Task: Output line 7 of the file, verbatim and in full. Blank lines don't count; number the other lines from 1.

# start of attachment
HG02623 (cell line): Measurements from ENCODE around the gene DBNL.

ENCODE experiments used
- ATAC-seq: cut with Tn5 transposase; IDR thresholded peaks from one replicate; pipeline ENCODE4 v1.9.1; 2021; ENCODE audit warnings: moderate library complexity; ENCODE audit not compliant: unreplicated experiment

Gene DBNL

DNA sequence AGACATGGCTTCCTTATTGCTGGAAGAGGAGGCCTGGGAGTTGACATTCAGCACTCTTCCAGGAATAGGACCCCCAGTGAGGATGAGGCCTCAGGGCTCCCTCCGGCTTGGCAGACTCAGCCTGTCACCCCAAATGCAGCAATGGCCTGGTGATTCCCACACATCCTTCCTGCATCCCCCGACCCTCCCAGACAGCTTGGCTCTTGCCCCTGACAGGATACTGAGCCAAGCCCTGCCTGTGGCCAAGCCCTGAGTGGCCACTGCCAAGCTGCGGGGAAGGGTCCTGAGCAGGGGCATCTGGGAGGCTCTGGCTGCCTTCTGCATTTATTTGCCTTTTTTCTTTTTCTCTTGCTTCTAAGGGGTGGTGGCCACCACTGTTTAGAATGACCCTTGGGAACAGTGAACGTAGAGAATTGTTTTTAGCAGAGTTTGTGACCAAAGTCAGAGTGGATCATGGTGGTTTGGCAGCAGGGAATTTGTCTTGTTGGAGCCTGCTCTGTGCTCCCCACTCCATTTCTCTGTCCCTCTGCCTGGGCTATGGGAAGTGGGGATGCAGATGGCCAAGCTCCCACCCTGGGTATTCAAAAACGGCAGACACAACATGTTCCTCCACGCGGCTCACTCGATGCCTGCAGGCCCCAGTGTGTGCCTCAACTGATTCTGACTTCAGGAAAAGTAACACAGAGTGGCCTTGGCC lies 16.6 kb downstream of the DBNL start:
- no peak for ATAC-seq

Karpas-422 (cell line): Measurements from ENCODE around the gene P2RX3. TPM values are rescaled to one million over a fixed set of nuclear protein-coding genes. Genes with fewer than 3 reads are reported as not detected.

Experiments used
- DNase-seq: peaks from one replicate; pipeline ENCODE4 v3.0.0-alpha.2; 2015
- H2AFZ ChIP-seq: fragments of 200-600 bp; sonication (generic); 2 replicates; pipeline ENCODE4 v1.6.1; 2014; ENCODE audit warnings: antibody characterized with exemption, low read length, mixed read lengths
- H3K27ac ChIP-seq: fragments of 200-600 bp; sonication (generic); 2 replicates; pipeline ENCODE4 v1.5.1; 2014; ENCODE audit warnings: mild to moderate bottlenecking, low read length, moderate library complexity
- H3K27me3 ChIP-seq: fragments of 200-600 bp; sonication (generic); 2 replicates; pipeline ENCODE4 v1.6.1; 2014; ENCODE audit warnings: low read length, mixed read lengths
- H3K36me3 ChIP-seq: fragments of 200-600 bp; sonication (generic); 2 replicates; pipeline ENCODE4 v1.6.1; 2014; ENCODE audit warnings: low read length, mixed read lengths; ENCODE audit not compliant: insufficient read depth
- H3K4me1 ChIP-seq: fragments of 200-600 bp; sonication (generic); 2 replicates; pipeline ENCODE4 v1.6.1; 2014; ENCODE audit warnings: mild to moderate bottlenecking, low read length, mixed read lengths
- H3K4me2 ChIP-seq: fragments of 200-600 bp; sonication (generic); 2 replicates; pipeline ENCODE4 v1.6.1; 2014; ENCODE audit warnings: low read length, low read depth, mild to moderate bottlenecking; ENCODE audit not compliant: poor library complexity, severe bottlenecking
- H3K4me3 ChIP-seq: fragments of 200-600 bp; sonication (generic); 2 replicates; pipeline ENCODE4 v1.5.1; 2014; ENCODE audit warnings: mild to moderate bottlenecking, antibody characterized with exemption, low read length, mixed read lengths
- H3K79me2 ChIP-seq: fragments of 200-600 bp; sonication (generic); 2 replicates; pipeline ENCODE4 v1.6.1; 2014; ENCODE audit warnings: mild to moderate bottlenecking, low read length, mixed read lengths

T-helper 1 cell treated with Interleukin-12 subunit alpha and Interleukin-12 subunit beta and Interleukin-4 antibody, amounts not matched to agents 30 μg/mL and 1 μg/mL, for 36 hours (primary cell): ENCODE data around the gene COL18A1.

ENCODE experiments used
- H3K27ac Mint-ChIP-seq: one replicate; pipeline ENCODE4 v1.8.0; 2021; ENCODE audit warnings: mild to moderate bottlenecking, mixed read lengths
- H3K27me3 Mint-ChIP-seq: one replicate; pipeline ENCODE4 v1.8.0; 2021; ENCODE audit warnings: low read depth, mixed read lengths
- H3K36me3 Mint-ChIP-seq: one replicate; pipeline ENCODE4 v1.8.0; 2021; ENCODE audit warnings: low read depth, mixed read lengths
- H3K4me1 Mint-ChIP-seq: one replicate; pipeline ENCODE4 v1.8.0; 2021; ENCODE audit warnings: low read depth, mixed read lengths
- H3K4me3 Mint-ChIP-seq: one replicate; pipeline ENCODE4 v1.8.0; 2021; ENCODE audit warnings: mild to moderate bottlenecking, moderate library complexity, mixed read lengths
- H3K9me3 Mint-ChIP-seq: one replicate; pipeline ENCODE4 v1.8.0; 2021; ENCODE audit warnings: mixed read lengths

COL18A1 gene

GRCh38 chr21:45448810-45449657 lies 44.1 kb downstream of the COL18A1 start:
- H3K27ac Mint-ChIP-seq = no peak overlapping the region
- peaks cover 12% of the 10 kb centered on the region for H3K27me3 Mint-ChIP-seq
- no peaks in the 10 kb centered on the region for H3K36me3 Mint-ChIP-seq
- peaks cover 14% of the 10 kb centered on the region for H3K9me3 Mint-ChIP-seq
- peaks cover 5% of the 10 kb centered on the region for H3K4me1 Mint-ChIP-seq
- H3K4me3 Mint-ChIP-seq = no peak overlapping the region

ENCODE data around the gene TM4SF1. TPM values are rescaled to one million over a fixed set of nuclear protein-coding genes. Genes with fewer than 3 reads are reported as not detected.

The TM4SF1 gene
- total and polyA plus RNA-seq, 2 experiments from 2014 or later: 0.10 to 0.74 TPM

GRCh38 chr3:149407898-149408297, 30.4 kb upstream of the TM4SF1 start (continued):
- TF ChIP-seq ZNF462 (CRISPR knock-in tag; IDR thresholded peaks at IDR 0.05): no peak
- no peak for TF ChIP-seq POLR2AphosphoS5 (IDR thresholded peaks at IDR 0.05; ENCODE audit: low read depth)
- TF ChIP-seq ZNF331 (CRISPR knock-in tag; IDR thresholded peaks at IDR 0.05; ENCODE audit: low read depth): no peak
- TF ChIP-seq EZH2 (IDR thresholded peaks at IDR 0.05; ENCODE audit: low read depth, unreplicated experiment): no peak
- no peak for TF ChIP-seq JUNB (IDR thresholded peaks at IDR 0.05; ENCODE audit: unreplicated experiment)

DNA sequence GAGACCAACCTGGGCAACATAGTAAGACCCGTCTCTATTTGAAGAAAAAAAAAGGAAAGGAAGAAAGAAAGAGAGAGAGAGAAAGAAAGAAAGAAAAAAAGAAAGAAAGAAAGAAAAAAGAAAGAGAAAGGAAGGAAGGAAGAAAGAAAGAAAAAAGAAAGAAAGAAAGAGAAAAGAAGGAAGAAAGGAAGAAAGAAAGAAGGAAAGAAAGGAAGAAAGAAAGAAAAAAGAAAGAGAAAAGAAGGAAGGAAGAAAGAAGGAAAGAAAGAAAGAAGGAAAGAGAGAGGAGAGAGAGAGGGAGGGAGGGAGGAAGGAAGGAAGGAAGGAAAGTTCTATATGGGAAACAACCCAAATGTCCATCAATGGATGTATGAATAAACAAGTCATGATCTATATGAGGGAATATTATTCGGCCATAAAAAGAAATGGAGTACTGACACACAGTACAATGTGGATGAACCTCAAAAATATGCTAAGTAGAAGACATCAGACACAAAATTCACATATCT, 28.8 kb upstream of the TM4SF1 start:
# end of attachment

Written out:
Karpas-422 (cell line): Measurements from ENCODE around the gene P2RX3. TPM values are rescaled to one million over a fixed set of nuclear protein-coding genes. Genes with fewer than 3 reads are reported as not detected.